It is always an honor to be invited to share my thoughts and perspective with others and I am doubly grateful for the chance to do so at the intersection of Black History Month and Women’s History Month here in the United States. The history, heritage, and culture months are meaningful to me because they are an opportunity to share the stories that are not often featured or highlighted in history books or western media. Events like Black History Month are not meant to be the sole opportunity to acknowledge, learn, and reflect, on the culture, contributions, and stories of a particular group of people, but these moments are powerful because they offer us the chance to meet one of our fundamental human needs—the need to belong.
I remember asking my mother why Black History Month was so important. I was uncomfortable with the spotlight that the month put on me as a young Black student in predominately white spaces. I didn’t know how to respond to things people said like: “If there’s a Black History Month, why don’t we have a White History Month?” She told me something that I’ll never forget: “those who don’t know (their) history are doomed to repeat it.” She also told me that Black History Month was about me learning, growing, and celebrating the way I wanted to. For me, February is a time to step back, remember and recognize the many great gifts Black and African diasporic people and leaders continue to bring to our nation and world, as well as to acknowledge and honor the painful moments in the history of Black Americans and enslaved Africans that have led to both the challenges I face and privileges that I enjoy due to the sacrifice of those that came before me and the opportunities that I have now because they endured the worst of human nature while striving to be and believe in the best of human nature. Despite the myriad heartbreaks and ailments in the modern Black American experience, Black History Month is also an opportunity to share the joy, love, strength, wisdom, hard work, and hope that fuel many Black and Pan African people and leaders today.
Black History Month began in 1926 to recognize the achievements of people of African descent. Originally, the celebration lasted just a week. Maybe folks realized there were just too many good things to talk about in that short amount of time. Historian Carter G. Woodson selected the second week of February because it coincided with the birthdays of Abraham Lincoln and Frederick Douglass. Since 1976, every U.S. president has officially designated the month of February as Black History Month. Other countries around the world, including Canada and the United Kingdom, also devote a month to celebrating Black history, however the fundamental truth that we must not let these months obfuscate is that Black History, like the experiences and contributions of all underrepresented groups in the U.S. is American History, and thus World History.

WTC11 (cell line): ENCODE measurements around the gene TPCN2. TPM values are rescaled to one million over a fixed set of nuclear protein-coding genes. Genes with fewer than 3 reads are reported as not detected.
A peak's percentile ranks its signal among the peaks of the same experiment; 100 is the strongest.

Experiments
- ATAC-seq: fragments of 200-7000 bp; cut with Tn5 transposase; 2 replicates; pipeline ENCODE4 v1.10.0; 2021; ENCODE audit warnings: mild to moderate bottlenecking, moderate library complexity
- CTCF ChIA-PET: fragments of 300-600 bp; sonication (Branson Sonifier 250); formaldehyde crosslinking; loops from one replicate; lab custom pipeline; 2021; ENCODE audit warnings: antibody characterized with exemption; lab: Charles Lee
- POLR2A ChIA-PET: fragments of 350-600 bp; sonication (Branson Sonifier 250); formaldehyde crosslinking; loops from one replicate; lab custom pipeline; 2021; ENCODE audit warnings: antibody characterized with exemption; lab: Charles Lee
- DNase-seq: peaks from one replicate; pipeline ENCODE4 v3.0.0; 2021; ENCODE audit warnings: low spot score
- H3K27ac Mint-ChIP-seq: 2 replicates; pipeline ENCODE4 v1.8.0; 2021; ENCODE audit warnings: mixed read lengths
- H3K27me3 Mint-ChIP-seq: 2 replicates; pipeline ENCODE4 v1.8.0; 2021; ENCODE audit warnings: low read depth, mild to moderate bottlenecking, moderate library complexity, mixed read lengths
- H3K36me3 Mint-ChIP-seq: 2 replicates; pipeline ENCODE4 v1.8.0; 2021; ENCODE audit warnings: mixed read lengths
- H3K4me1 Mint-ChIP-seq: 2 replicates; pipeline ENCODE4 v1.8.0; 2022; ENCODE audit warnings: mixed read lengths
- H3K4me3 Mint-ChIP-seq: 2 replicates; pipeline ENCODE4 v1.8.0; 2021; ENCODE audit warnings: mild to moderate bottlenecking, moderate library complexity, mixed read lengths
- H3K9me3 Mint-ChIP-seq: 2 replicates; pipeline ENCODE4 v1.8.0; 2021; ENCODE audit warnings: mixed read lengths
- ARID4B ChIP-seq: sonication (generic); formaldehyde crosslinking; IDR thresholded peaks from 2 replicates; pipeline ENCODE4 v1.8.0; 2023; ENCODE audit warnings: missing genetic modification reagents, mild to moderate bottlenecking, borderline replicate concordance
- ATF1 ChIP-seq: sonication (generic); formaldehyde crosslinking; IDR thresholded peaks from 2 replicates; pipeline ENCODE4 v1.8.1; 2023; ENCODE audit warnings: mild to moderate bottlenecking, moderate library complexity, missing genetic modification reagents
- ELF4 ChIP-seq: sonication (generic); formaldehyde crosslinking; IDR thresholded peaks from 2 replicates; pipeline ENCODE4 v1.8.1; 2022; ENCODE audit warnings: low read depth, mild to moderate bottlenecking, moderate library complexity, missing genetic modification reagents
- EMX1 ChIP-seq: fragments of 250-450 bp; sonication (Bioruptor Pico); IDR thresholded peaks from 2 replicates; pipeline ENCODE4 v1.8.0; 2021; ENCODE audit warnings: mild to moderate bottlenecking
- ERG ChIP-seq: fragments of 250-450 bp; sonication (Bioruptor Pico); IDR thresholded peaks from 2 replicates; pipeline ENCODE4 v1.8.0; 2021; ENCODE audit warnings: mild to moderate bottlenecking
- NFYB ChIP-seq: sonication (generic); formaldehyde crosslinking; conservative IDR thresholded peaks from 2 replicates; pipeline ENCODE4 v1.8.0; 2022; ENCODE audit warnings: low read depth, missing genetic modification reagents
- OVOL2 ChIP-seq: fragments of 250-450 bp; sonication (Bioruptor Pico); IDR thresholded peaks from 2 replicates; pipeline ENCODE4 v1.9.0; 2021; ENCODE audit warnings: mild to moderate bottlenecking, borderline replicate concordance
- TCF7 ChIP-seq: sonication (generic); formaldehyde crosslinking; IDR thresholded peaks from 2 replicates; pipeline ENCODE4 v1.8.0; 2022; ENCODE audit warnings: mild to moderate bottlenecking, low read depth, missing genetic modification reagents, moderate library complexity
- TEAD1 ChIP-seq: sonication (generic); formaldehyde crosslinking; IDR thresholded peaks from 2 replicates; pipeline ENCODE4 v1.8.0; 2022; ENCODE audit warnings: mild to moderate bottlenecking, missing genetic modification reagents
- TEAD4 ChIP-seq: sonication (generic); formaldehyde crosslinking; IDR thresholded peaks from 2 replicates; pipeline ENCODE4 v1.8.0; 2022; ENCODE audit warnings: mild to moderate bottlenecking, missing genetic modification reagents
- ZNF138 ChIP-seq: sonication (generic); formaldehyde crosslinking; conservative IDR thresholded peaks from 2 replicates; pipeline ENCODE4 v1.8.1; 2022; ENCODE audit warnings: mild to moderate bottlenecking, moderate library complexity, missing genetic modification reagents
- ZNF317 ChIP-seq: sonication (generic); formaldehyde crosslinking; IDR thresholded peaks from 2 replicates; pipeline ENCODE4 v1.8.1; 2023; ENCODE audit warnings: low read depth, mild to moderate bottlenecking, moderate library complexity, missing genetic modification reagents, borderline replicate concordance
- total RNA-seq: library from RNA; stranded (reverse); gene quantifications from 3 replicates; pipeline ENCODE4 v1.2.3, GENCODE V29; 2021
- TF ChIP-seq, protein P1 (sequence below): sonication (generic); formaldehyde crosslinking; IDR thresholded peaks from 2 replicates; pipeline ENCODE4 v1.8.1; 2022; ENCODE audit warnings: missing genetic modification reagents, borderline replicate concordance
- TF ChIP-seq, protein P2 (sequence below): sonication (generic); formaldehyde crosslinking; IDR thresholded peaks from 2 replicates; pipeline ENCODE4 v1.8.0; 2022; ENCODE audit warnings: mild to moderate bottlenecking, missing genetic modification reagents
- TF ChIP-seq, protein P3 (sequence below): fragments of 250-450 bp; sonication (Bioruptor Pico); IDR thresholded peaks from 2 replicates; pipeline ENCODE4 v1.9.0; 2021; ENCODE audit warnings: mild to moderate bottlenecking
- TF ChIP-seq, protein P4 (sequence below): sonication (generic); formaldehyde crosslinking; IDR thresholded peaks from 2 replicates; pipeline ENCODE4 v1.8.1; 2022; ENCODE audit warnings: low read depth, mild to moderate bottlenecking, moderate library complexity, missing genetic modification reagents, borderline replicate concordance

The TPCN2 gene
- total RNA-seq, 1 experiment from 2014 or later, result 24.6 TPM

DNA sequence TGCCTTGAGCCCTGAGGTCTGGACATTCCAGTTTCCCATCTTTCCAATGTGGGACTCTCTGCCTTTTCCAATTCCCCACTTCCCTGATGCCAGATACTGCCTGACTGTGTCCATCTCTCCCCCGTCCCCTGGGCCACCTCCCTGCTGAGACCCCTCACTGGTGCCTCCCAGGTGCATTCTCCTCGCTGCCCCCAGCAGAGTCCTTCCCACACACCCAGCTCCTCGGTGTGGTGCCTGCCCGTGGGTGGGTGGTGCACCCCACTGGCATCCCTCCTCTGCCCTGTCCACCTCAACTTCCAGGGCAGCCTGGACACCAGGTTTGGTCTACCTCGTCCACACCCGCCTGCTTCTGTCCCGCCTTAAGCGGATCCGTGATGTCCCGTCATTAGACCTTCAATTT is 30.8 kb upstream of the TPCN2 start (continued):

This leads me to share one of my guiding principles—“Ubuntu”, a philosophy or worldview that originated in South Africa which I learned from the late Archbishop Desmond Tutu when our paths crossed in 2007. The word “Ubuntu” has several varied definitions, most simply: “I am because we are.” A person with Ubuntu is open and available to others, affirming of others, does not feel threatened that others are able and good, knowing that he or she belongs in a greater whole and is diminished when others are humiliated or diminished, when others are tortured or oppressed.” This concept resonates so deeply with me that it is one of the things that sustains me in the work that I do. DEI work can be polarizing, fear-inducing, shame-provoking and those feelings often provoke hostility, but when I remember that it isn’t about me, it is about us, I get the courage and excitement to clear the path for everyone’s stories.
I highly recommend taking a moment to learn more about the timeline of milestones in Black History, including the award-winning PBS show “Making Black America Through the Grapevine,” which explores the vibrant world at the heart of the Black experience. The best Black History Month movies on Netflix and the best books by Black Authors are highly recommended. If music is your thing, the Smithsonian’s “Musical Crossroads: African American Influence on American Music” is a quick read. Last, these 20 Statistics About Black-Owned Businesses and this (non-comprehensive) list of 25 Black Businesspeople Who Helped Shape America are thought-provoking and relevant for us as we sit at the intersection of business, education, and leadership here at the Tuck School.
Finally, what many may not know about me is that as a classically trained accountant, I have always loved the intersection of business, entrepreneurship, education, and opportunity. Like many of your classmates, I worked for Fortune 100 firms PwC and Deloitte, often as the only Black woman, or one of a few Black people. These experiences were largely positive and powerful, but they led me to my life’s purpose which I’m fortunate to pursue as a leader at Tuck, to help create pathways for young people to access opportunities to educate themselves, build powerful networks, and gain the skills that will inform, inspire, and empower them to make the world a little bit better, for all of us.
Dia Draper is the inaugural Assistant Dean for Diversity, Equity, & Inclusion at the Tuck School of Business at Dartmouth, a TEDx speaker, wife, and a fallible but joyful human. Her reflections on Black History Month are her own and should not be taken as a universal truth or experience for all Black Americans.